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Experimental Analysis of the Root Causes of Performance Evaluation Results: A Backfilling Case Study
February 2005 (vol. 16 no. 2)
pp. 175-182

Abstract—The complexity of modern computer systems may enable minor variations in performance evaluation procedures to actually determine the outcome. Our case study concerns the comparison of two parallel job schedulers, using different workloads and metrics. It shows that metrics may be sensitive to different job classes, and not measure the performance of the whole workload in an impartial manner. Workload models may implicitly assume that some workload attribute is unimportant and does not warrant modeling; this too can turn out to be wrong. As such effects are hard to predict, a careful experimental methodology is needed in order to find and verify them.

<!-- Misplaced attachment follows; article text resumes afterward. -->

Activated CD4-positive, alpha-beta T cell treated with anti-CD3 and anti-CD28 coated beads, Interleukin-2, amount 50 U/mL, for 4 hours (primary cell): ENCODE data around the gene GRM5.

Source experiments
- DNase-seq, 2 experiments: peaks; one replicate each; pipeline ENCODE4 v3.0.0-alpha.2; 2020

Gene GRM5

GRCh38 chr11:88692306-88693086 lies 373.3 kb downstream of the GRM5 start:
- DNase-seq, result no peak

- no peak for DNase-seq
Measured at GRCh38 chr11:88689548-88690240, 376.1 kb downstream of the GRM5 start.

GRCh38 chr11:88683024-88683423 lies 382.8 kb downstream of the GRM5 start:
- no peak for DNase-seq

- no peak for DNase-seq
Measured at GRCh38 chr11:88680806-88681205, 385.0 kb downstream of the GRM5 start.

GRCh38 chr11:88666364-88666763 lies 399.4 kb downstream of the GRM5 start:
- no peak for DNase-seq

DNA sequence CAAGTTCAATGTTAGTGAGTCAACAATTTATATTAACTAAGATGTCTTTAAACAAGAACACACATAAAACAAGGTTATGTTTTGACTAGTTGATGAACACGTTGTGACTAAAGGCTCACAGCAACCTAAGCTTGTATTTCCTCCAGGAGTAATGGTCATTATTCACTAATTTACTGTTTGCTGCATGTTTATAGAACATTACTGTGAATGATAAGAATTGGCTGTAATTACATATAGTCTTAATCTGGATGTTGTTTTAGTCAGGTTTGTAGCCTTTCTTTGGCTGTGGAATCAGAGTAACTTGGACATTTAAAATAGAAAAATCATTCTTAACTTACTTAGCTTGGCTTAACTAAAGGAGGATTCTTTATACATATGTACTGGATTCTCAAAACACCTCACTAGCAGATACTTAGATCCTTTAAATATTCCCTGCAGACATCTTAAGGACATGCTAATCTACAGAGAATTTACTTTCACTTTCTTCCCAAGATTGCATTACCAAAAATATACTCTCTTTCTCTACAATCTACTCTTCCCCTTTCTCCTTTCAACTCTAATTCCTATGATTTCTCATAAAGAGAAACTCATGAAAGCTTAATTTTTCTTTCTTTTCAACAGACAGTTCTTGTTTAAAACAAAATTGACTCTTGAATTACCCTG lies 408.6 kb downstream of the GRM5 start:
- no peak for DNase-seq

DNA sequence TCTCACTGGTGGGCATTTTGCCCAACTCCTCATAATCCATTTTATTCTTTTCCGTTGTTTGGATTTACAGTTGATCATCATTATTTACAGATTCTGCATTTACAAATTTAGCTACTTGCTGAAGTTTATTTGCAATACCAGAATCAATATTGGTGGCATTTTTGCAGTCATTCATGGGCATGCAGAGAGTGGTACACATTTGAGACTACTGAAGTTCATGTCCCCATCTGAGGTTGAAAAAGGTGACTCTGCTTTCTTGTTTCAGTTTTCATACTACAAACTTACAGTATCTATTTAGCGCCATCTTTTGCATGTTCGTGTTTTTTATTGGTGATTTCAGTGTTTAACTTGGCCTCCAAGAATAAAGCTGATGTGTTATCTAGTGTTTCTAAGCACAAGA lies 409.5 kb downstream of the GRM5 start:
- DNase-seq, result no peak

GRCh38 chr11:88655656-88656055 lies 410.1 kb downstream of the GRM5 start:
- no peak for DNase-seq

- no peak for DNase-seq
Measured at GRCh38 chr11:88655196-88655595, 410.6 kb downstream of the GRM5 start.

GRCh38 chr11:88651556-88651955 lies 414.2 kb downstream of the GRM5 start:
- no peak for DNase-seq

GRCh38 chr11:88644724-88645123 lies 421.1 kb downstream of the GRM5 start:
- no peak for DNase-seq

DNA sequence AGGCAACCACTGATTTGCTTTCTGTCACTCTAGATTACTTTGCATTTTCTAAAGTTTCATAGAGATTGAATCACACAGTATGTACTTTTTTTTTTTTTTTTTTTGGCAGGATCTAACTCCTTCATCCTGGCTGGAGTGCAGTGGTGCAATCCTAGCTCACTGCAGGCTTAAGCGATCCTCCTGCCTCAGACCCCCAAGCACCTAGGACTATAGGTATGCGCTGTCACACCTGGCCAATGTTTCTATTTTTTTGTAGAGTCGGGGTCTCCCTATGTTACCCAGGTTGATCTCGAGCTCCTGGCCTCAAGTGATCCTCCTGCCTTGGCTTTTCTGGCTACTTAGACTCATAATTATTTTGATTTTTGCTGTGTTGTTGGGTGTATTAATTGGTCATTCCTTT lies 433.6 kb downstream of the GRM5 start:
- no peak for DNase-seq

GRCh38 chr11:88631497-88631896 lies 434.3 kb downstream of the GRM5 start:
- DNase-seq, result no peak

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Index Terms:
Performance evaluation, sensitivity of results, experimental verification, simulation, parallel job scheduling, backfilling.
Citation:
Dror G. Feitelson, "Experimental Analysis of the Root Causes of Performance Evaluation Results: A Backfilling Case Study," IEEE Transactions on Parallel and Distributed Systems, vol. 16, no. 2, pp. 175-182, Feb. 2005, doi:10.1109/TPDS.2005.18
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